Well, Florida’s always sending out its share of ultra-bizarre stories. So it really shouldn’t come as a surprise that this week, a guy from Miami got in trouble for feeding raw snail goo to his followers. Yup, that’s right. The Miami Herald reports that allegedly this guy in Hialeah went on a trip and brought back some giant East African snails in his suitcase. Highly illegal? Check. These snails in particular, a member of the Achatina fulica species, are especially invasive—they’re known to ravage several hundred species of plants (including citrus), and they even like to munch on our plaster and stucco walls. Oh, and they reproduce like mad—roughly 200 eggs at a time, five or six times a year.
According to the Miami Herald story, this Miami guy is a sort of religious leader who says he practices a traditional African religion. He claims that in his religion it is customary to drink snail juice to cure ills. Unfortunately for him, in Hialeah drinking raw snail juice seems to be having the opposite effect—apparently his followers have been getting extremely sick, have been losing a ton of weight and have been noticing lumps on their stomachs. Grossness factor? 10 to the 10th power.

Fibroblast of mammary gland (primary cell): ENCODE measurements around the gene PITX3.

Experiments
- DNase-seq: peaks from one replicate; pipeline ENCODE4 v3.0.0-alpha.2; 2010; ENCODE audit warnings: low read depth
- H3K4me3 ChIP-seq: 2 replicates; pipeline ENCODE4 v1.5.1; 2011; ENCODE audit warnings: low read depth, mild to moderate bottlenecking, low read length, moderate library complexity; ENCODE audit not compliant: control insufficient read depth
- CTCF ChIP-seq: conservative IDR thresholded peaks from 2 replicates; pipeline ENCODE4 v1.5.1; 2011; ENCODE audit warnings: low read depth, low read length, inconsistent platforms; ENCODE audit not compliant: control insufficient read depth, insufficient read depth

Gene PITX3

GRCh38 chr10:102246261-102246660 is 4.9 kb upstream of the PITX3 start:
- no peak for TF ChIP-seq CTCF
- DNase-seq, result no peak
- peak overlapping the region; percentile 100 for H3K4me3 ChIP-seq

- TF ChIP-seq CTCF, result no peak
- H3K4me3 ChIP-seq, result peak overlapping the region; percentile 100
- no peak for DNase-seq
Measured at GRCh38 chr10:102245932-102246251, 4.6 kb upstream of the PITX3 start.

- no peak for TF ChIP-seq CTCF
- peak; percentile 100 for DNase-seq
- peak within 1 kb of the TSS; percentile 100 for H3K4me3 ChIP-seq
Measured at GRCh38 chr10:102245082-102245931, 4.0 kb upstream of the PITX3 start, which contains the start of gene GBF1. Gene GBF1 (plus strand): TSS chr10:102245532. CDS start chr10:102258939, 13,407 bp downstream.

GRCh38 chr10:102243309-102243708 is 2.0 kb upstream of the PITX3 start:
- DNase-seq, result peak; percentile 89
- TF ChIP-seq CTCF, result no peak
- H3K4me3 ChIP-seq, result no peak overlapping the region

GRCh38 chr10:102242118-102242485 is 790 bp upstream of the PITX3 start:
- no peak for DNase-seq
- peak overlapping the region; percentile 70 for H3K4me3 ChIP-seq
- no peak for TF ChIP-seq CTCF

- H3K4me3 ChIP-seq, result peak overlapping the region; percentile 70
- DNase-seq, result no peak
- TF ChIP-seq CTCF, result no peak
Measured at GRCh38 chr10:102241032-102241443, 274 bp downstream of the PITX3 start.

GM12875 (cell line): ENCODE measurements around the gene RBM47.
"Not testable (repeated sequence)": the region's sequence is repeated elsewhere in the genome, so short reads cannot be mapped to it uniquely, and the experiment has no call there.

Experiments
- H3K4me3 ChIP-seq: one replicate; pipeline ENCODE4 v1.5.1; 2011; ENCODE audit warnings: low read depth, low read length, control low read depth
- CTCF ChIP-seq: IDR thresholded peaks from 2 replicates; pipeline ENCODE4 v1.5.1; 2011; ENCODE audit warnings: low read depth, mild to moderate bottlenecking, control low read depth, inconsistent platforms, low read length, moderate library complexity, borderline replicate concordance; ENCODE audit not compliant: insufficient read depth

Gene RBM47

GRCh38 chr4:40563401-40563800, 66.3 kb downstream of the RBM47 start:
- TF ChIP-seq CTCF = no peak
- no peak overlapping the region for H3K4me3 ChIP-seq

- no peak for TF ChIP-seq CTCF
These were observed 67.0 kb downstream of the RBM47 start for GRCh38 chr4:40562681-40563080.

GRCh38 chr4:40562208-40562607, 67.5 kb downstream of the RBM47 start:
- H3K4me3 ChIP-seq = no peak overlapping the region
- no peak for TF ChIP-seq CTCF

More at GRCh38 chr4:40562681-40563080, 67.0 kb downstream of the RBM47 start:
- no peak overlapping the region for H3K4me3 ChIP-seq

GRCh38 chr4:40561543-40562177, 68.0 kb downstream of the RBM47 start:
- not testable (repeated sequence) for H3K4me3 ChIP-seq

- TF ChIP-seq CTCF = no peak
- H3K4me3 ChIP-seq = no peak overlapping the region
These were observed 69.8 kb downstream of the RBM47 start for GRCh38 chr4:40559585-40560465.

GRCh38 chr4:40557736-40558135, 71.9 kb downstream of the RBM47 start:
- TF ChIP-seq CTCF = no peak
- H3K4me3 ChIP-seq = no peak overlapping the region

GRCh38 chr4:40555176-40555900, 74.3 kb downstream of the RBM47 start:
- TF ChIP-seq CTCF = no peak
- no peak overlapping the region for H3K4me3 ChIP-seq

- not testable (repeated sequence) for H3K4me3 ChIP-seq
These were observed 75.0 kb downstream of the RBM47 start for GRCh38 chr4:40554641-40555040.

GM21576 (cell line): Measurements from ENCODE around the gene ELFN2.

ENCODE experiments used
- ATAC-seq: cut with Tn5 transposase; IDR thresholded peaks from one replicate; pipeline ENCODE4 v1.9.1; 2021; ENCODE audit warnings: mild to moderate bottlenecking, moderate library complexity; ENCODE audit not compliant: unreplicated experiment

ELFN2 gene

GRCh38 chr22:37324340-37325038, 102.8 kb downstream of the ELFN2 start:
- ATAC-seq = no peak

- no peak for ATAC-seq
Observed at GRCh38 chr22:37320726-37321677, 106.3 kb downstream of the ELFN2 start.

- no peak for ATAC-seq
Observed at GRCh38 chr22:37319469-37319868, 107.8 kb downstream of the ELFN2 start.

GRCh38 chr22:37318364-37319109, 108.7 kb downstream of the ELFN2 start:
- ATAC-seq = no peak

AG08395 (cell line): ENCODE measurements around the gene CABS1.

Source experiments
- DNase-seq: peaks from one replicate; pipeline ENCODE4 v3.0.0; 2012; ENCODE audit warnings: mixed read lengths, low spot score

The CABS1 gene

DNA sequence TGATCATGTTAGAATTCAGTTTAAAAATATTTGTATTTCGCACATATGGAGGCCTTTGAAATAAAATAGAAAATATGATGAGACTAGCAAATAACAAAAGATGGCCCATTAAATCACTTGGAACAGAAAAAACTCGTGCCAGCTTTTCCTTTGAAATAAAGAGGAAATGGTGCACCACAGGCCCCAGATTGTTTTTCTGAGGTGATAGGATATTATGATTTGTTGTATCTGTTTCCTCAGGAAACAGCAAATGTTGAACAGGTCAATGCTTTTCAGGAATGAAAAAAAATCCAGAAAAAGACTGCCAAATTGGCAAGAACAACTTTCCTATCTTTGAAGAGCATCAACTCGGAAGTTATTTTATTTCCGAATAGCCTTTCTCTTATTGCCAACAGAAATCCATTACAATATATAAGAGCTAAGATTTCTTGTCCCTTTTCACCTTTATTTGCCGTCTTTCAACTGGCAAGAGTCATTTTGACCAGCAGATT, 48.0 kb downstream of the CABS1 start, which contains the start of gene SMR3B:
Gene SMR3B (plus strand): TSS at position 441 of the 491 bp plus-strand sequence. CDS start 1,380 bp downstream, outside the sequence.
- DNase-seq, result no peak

I’ll bet $100 that 99.9% of the people who got sick off this stuff would never order Escargot off a menu. But they were fine with hanging out in a man’s backyard in Hialeah and believing that drinking raw snail mucus would help them feel better. Raw. Snail. Mucus. Backyard in Hialeah.
All jokes aside, I’d like to wish the folks involved a speedy recovery. It can’t be fun dealing with mystery tummy ailments–lumps on the stomach, good God, what’s that about–so I hope their doctors figure out what’s wrong and get them better soon. And for any Floridians reading this, if you see giant African snails walking around, please call the Florida Department of Agriculture at 1-888-397-1517 and report it. The authorities don’t consider these snails a nuisance—they take their presence and any threat of infestation quite seriously. For more extensive and helpful information about the giant African snail in Florida, please check out this good article from the Orlando Sentinel.